Nancy Heppner: There’s a perfectly good explanation for that. It’s because we’re spending on the…(flips pages in the Compendium of Random Transportation-Related Terms)…culverts and bridges!!!
Reality: That’s demonstrably false. So again, how can you justify spending more money on highways to get less done?
Nancy Heppner: There’s a perfectly good explanation for that. It’s because we’re spending on the…(again flips pages (Read more…)
Here (via PressReader), arguing that there’s no longer any escaping the fact that Brad Wall’s Saskatchewan Party can’t be trusted to be either honest or reasonable about its biggest and costliest decisions.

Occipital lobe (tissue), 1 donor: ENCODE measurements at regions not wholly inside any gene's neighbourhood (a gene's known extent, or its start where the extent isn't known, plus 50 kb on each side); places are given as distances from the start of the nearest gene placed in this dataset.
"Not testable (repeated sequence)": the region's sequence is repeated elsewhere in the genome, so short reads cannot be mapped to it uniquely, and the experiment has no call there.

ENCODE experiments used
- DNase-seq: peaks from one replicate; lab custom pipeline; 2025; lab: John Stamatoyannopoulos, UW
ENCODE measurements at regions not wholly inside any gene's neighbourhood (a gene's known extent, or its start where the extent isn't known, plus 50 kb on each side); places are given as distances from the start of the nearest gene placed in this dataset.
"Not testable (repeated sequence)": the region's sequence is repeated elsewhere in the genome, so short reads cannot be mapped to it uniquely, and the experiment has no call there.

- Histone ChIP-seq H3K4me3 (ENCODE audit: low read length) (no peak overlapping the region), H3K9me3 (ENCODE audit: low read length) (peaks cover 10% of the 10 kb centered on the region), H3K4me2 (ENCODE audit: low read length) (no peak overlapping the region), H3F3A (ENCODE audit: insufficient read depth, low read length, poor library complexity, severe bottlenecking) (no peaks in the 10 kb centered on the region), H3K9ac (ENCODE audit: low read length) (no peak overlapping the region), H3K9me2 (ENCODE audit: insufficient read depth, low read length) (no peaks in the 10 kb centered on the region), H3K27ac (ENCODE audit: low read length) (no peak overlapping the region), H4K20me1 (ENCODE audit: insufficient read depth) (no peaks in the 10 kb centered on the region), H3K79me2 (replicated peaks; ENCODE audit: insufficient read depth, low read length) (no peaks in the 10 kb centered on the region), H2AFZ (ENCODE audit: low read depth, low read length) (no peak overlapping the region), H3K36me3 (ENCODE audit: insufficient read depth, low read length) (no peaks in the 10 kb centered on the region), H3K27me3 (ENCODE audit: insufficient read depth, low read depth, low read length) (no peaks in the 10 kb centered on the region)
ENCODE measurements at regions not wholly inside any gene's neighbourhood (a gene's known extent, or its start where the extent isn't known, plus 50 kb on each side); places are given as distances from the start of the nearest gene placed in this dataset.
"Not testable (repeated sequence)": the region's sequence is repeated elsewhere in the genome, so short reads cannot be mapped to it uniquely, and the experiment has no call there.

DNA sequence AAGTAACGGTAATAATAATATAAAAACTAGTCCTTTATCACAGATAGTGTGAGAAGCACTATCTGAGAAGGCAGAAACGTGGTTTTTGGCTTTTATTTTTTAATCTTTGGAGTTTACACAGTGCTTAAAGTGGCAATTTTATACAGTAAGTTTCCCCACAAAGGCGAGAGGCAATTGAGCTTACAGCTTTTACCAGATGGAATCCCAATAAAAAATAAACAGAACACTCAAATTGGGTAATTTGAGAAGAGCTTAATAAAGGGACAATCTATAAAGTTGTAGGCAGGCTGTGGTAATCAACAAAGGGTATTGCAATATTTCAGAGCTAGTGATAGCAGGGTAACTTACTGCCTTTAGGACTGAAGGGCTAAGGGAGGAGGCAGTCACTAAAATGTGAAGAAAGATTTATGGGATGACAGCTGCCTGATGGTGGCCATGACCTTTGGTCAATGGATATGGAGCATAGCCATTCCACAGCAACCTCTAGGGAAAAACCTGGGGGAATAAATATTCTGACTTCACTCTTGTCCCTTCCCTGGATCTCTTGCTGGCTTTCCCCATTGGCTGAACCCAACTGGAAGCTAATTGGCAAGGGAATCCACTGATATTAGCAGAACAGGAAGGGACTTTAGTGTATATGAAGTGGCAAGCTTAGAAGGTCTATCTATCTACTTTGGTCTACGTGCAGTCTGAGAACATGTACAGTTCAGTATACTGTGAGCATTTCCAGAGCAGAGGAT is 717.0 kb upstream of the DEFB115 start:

For further reading…- Mike McKinnon reported here on the glaring gap between what Brad Wall knew about the failings of the Boundary Dam carbon capture and storage project, and the propaganda he spread publicly starting last year. Geoff Leo has exposed one set of design issues which have been withheld from the public. And the Canadian Press raises the question of what SaskPower is supposedly trying to (Read more…)
Miscellaneous material to start your week.
- Ira Basen discusses the Canadian federal election campaign’s focus on the middle class – as well as the reality that the economic security which looms as the most important priority within that group will require more government action than the limited policies currently on offer. And Tavia Grant comments on how precarious work is being addressed by Canada’s federal parties.
- Meanwhile, Andrew Jackson discusses a new Centre for Spatial Economics study showing the positive economic effects of a long-term infrastructure plan.